As I walked along the narrow, tree-lined, lovely-even-if-in-disrepair road that leads to our little house in our own particular corner of a town I’ll call Paradise, I saw the bully next door approaching me. He isn’t a scowling little boy or even teenager, but the scowling grown man who rents the house and barn next door. “Scowling Bob” rode slowly toward me on his red motorcycle.
Since moving to our cozy yellow Ranch house in this friendly community more village than town—and this is the first house I’ve ever lived in that we (me and a partner or parents) actually own—the one disappointment is having a next door neighbor who’s not just unfriendly and negative but thinks nothing of yelling at my wife and me from time to time. Then there’s the unleashed dogs rushing us, their poop scattered across our property, the muscle cars, trucks, motorcycles and numerous boats (yes, boats) and for a long time the camper (yes, camper) parked right up next to our fence, a camper in which strange men would sometimes live for a while (yes, live).
Because Bob and his friends share a “hobby” of working on muscle cars and boats, we live with the loud rumbling of revving and repeated testing of engines and sometimes there’s a party with a circle of unfriendly (to us) drunk and shirtless men laughing raucously amongst several cases of beer. Once, as I stood on my front porch, the entire group looked over at me as they laughed. I felt like I was in an un-pc beer commercial and the joke was on me.
Once, near tears after a long afternoon of revving motors, I made the mistake of walking around the fence to ask Bob when the noise might end. He became defensive and began loudly ranting. The other men started defending him—one of them also raising his voice. We had to leave our property—as we often do—and take a hike (literally) for a little peace.
Regardless of how he treats us, when his dog (unleashed) was struck by a driver that took off, my wife went to him and asked if she could help in some way. He yelled at her (like he yells at his dog), even cursing, then sped off (endangering other people’s dogs) to go find the driver (rather than immediately helping his dog). Nor did he ever apologize.
For the record, every other person we’ve met on our street is friendly; this is not a “northerner issue.” And I appreciate muscle cars, admire a wide variety of motorcycles and trucks (especially my wife’s red Tundra) and my best girlfriend is a Harley girl!
To be fair, the NASCAR party next door becomes relatively quiet in the winter, which is why what happened a few days ago stands out.
Returning from a walk, I was in a goofy, transcendental state of mind, just feeling grateful for cliché things like being alive and healthy on such a gorgeous, oddly warm, winter day.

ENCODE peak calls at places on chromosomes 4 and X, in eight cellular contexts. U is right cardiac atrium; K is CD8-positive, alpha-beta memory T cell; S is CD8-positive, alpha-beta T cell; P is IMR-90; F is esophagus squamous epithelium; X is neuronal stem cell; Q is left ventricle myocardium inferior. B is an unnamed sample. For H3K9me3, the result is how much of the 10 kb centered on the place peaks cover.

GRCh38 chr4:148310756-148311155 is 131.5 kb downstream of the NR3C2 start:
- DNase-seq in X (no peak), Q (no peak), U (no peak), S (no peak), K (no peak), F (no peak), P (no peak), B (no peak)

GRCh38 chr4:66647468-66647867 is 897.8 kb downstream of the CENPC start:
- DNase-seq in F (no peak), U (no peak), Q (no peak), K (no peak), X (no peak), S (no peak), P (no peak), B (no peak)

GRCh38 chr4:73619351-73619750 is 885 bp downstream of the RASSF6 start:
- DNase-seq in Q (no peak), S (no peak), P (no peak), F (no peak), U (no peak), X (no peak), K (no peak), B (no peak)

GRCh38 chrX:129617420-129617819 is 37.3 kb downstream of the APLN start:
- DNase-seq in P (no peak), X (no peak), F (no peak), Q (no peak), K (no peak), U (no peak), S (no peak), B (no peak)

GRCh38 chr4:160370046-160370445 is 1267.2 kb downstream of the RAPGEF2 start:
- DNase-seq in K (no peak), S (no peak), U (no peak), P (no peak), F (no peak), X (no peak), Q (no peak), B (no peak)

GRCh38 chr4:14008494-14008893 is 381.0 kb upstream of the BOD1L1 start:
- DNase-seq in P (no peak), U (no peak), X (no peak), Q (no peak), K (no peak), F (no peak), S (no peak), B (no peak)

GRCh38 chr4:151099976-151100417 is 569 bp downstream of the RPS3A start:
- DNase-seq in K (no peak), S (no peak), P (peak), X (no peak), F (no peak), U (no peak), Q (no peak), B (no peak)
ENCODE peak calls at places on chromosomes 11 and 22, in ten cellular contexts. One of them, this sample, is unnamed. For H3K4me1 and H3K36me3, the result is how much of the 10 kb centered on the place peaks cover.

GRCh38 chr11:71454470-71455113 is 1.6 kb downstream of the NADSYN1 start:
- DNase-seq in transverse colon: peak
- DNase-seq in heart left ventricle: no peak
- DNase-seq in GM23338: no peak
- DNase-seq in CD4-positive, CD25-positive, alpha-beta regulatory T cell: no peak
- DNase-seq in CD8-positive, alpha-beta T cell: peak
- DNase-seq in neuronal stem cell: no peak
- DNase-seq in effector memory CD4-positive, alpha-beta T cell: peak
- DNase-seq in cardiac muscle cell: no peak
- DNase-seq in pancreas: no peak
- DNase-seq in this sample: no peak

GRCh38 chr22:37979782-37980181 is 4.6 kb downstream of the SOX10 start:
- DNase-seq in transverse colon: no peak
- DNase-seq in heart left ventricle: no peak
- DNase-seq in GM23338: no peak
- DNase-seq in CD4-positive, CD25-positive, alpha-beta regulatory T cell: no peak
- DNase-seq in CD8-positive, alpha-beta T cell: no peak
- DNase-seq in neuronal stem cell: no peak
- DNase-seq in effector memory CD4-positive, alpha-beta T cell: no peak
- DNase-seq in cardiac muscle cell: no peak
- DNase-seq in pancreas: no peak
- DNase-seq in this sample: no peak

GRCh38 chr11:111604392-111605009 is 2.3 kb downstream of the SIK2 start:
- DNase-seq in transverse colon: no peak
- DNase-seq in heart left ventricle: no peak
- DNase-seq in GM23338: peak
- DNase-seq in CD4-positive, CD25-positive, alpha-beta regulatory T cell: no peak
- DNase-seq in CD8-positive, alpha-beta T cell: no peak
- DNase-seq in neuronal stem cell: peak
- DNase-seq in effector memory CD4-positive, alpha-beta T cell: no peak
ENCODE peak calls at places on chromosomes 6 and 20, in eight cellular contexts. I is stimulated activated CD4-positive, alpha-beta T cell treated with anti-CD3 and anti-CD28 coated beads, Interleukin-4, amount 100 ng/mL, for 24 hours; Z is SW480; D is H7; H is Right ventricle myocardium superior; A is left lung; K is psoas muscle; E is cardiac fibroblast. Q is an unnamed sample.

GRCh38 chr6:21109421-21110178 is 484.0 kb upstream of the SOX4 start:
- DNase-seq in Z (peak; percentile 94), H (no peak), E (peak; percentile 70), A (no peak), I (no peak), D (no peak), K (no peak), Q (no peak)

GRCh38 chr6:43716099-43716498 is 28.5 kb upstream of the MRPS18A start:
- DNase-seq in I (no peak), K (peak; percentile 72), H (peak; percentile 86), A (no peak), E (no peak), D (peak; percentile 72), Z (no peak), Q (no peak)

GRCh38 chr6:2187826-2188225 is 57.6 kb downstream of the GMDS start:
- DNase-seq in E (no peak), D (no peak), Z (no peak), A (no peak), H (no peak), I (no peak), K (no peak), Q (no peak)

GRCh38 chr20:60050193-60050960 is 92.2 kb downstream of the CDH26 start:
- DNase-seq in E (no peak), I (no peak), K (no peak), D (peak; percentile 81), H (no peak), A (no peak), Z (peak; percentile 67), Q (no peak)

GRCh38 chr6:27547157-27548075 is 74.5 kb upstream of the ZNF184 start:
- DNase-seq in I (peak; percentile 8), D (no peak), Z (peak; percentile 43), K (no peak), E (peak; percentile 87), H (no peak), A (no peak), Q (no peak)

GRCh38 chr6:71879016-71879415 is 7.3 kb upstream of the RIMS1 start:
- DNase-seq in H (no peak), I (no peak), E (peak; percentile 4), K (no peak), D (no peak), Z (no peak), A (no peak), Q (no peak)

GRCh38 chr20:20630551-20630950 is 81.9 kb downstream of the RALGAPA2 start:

I grew up in a part of the world where folks—including strangers—are usually friendly to one another on the street, in stores and driving. Neighbors even more so. Before moving here, I rented on a block where my neighbors quickly became friends. We were respectful, helpful, generous, and looked out for one another, even driving each other to the ER on occasion.
So when I saw Bob approaching on his motorcycle, I chose to smile and wave. It was sincere—maybe a little vulnerable and nerdy if anything. I don’t have any ill-will toward the dude, regardless of how hard it is to be his neighbor, so I chose to smile and wave (as I often do) because that’s how I treat any other neighbor. Why should I treat Bob differently just because he acts like a miserable, hostile human being when he sees us? As usual, I felt it would actually take more out of me to participate in his game than to be myself.
However, Bob chose to actually behave like a bully on the school yard. A grown man—he actually tilted his head and gave me a cynical “mean-smile” face almost identical to the little boy’s expression (on the left) in the terrific pic below!
The usual glare looks much like the little one’s on the right. Yes, some expressions are cutest on kids!
Bob expresses his ill-will toward my wife and me in countless ways and this particular “mean-boy” behavior is certainly the smallest, funniest example. We don’t know what’s behind Bob’s animosity and hope it’s not homophobia in the raw. It’s hard to not “go there” when we’re the only same-sex married couple for miles.
Perhaps it’s just a case of the little bully on the playground growing older but not up?